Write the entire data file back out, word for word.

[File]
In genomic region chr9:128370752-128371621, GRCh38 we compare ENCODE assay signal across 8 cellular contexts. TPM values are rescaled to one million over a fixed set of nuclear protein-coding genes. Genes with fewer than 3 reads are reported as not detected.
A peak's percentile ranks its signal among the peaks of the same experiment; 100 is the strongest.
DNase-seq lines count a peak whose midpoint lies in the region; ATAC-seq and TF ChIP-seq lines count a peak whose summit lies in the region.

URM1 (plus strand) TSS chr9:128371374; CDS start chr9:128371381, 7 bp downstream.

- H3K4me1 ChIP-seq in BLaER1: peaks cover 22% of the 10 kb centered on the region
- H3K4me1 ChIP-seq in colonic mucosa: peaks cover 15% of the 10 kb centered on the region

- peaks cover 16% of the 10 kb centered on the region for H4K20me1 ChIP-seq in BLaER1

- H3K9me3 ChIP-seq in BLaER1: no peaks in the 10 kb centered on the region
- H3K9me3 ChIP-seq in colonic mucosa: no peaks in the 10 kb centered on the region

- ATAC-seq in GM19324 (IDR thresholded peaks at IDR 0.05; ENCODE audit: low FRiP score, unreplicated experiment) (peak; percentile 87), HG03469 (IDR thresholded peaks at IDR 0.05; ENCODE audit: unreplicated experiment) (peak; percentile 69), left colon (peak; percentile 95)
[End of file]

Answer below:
In genomic region chr9:128370752-128371621, GRCh38 we compare ENCODE assay signal across 8 cellular contexts. TPM values are rescaled to one million over a fixed set of nuclear protein-coding genes. Genes with fewer than 3 reads are reported as not detected.
A peak's percentile ranks its signal among the peaks of the same experiment; 100 is the strongest.
DNase-seq lines count a peak whose midpoint lies in the region; ATAC-seq and TF ChIP-seq lines count a peak whose summit lies in the region.

URM1 (plus strand) TSS chr9:128371374; CDS start chr9:128371381, 7 bp downstream.

- H3K4me1 ChIP-seq in BLaER1: peaks cover 22% of the 10 kb centered on the region
- H3K4me1 ChIP-seq in colonic mucosa: peaks cover 15% of the 10 kb centered on the region

- peaks cover 16% of the 10 kb centered on the region for H4K20me1 ChIP-seq in BLaER1

- H3K9me3 ChIP-seq in BLaER1: no peaks in the 10 kb centered on the region
- H3K9me3 ChIP-seq in colonic mucosa: no peaks in the 10 kb centered on the region

- ATAC-seq in GM19324 (IDR thresholded peaks at IDR 0.05; ENCODE audit: low FRiP score, unreplicated experiment) (peak; percentile 87), HG03469 (IDR thresholded peaks at IDR 0.05; ENCODE audit: unreplicated experiment) (peak; percentile 69), left colon (peak; percentile 95)